Later in the spring, Iowa Governor Kim Reynolds signed into law a bill that allows 14- and 15-year-olds to work up to six hours a day when school is in session, until 9 p.m. during much of the year and until 11 p.m. during the summer, and would let employers schedule 16- and 17-year-olds for the same hours as adults. The Economic Policy Institute reports: “As introduced, the bill proposed lifting restrictions on hazardous work to allow children as young as 14 to work in meat coolers and industrial laundries, teens as young as 15 to work on assembly lines, and 16- and 17-year-olds to serve alcohol, among a long list of changes.”

Some proponents of these pieces of legislation have argued that they represent a solution for labor short­ages. But union members know the real reason: Bad-faith corporations and the politicians in their pocket would rather exploit children and take them out of school than provide the pay and benefits that workers deserve.

These legislative efforts are occur­ring at a time when child labor law violations are rapidly rising. The Guardian reports that in the most recent fiscal year alone, “the US Department of Labor wage and hour division reported 835 cases of child labor violations affecting 3,876 minors, and 688 minors employed in violation of hazardous occupation, a 283% increase since 2015.”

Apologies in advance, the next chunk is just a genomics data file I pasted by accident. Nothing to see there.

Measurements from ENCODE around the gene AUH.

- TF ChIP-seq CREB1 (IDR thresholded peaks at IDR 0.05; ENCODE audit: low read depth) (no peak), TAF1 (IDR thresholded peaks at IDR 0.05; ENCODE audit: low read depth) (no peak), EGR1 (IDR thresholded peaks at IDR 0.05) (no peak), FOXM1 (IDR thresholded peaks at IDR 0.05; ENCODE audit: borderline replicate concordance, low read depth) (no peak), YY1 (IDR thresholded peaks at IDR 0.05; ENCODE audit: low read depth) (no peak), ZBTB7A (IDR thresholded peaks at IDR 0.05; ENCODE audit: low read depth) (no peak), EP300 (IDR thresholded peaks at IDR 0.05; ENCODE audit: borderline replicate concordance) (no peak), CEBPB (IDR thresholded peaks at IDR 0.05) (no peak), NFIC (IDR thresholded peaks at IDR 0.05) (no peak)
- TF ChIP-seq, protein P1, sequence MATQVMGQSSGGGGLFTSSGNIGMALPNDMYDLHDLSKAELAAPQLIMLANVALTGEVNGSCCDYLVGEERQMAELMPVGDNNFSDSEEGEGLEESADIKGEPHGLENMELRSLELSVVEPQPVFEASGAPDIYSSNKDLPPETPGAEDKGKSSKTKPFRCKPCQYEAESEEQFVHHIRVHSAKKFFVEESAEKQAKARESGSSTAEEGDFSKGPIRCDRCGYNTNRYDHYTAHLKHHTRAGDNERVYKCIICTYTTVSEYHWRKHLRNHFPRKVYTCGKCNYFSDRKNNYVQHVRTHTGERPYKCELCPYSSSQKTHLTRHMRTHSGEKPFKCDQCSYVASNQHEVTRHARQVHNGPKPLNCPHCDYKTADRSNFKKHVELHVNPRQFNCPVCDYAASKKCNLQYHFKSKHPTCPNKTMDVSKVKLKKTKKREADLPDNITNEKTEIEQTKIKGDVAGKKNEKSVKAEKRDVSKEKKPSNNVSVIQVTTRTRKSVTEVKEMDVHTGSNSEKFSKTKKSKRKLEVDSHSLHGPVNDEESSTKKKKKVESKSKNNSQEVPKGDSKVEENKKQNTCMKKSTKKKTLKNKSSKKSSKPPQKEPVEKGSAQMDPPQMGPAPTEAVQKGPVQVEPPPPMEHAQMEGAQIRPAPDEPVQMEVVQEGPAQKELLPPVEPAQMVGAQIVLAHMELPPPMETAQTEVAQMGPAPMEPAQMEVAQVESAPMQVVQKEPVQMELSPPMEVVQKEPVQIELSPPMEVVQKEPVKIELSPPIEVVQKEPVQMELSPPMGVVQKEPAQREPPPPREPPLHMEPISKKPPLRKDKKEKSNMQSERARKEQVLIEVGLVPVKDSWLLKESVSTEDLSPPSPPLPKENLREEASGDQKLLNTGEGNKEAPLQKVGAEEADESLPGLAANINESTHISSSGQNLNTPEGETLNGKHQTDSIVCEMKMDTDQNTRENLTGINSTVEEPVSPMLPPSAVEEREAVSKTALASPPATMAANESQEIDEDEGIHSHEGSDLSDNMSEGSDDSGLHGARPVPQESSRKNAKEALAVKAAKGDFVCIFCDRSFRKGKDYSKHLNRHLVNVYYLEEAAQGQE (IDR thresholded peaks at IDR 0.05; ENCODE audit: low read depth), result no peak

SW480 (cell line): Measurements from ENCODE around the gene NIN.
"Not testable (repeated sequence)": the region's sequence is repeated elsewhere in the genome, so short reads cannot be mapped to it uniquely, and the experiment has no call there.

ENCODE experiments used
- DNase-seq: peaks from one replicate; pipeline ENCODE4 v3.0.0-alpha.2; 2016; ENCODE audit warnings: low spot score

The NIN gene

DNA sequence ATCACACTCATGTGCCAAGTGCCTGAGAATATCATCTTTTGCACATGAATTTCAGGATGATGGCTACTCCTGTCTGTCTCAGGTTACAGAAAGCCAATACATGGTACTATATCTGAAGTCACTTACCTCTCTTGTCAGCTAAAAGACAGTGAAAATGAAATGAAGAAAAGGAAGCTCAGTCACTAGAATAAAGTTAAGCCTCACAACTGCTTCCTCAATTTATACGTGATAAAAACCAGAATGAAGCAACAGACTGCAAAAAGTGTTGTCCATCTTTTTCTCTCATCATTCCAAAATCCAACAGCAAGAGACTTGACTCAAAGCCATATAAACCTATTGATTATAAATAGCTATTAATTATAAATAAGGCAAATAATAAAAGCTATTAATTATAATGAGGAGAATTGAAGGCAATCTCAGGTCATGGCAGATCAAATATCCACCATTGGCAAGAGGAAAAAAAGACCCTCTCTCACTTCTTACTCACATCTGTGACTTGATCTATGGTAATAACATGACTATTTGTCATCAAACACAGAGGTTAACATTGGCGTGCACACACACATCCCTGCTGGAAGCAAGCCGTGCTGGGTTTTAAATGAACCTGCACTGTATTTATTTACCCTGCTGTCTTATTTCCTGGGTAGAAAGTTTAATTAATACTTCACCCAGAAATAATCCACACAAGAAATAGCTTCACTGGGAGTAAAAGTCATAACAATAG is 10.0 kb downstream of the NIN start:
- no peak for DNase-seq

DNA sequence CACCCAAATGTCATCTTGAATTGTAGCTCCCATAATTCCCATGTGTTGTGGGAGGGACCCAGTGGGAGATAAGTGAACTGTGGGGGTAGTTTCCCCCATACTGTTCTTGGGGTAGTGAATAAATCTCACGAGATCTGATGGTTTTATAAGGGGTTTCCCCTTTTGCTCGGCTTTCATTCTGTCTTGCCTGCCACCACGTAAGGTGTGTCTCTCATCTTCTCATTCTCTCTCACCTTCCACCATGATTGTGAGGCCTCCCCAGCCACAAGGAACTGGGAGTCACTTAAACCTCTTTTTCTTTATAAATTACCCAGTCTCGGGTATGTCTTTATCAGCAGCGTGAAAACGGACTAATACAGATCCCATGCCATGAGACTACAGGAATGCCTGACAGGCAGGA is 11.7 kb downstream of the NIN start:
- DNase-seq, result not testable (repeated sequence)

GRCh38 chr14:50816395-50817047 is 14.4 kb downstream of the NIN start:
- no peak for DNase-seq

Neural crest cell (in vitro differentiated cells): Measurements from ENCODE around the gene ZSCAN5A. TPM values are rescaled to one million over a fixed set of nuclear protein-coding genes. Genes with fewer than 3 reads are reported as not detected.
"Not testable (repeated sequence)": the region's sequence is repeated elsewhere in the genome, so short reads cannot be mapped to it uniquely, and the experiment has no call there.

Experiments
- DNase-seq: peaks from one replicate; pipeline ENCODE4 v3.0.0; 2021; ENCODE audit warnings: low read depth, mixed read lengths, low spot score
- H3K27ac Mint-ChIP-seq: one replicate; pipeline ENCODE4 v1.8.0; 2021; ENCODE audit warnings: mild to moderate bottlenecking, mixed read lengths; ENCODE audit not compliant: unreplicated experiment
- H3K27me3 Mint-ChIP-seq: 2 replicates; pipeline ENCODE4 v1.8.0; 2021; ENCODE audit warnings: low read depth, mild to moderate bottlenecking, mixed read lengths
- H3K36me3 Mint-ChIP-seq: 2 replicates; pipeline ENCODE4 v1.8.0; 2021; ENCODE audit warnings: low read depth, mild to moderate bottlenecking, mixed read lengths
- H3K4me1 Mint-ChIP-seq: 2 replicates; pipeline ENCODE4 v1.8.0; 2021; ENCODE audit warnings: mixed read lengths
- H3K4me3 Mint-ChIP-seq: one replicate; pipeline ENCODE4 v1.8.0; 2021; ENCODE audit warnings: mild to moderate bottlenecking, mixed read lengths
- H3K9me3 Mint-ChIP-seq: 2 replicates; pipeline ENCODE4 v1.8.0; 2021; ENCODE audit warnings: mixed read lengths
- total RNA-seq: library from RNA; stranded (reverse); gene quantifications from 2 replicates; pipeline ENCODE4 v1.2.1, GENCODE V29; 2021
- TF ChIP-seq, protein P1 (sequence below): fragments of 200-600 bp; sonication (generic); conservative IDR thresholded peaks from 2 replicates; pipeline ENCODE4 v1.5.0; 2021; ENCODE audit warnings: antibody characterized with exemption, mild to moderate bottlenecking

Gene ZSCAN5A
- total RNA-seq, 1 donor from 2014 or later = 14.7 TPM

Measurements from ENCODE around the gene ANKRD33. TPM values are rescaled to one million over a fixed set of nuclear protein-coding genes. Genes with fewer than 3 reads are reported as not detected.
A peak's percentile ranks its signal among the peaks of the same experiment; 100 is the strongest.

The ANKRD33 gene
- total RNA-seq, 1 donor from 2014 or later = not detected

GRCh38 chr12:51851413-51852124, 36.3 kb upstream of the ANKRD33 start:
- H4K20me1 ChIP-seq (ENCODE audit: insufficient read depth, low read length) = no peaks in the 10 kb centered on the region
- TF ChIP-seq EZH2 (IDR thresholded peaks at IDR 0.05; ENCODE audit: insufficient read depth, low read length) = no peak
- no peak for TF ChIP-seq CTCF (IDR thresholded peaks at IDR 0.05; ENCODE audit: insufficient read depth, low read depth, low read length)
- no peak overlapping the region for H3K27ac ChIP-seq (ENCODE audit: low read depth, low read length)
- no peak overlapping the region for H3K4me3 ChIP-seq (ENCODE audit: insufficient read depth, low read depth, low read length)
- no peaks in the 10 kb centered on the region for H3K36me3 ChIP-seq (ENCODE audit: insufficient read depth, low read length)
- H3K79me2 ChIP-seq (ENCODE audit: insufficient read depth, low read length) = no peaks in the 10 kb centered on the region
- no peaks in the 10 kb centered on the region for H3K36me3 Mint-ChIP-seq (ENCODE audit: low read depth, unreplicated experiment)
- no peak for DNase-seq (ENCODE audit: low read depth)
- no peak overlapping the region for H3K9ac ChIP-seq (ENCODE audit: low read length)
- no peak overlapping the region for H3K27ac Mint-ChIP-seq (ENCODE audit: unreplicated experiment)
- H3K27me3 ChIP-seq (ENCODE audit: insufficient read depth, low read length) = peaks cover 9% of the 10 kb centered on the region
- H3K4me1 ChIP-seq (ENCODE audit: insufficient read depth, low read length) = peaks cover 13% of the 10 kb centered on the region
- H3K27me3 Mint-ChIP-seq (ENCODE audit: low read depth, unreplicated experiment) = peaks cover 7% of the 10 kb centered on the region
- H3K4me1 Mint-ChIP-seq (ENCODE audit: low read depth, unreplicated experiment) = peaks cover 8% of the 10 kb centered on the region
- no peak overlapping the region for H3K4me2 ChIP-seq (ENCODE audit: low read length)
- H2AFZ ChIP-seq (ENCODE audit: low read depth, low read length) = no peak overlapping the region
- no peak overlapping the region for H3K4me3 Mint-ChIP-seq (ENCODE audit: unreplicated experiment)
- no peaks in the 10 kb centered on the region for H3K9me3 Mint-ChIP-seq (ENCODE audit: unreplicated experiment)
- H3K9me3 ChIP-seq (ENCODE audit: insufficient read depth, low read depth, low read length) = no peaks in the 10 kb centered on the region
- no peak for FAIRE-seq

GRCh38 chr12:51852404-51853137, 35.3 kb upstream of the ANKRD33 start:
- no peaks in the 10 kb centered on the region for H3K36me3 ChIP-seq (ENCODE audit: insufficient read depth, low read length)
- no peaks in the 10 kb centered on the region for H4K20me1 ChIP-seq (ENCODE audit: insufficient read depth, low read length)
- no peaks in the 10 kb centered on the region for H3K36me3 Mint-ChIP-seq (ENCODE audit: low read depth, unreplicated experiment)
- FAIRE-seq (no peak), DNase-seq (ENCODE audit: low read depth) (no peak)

The individual instances are chilling: In May, the Department of Labor discovered a McDonalds in Louisville, Ky. illegally employing two 10-year-olds. A CNN investigation found children working in a Nebraska slaughterhouse; the Department of Labor discovered more than 100 kids working in dangerous condi­tions, with some reporting that they suffered from chemical burns. And in Alabama, numerous factories that are links in the Hyundai-Kia supply chain are under investigation for employing workers as young as 14 years old.

Similar to the instances of wage theft and worker misclassifica­tion often seen in the construction industry, many child labor-law violators specifically exploit migrant children who don’t know the law or feel they have no other options. The New York Times reported that tens of thousands of migrant children are employed across the United States, including teenagers — and younger — working in construction and roofing.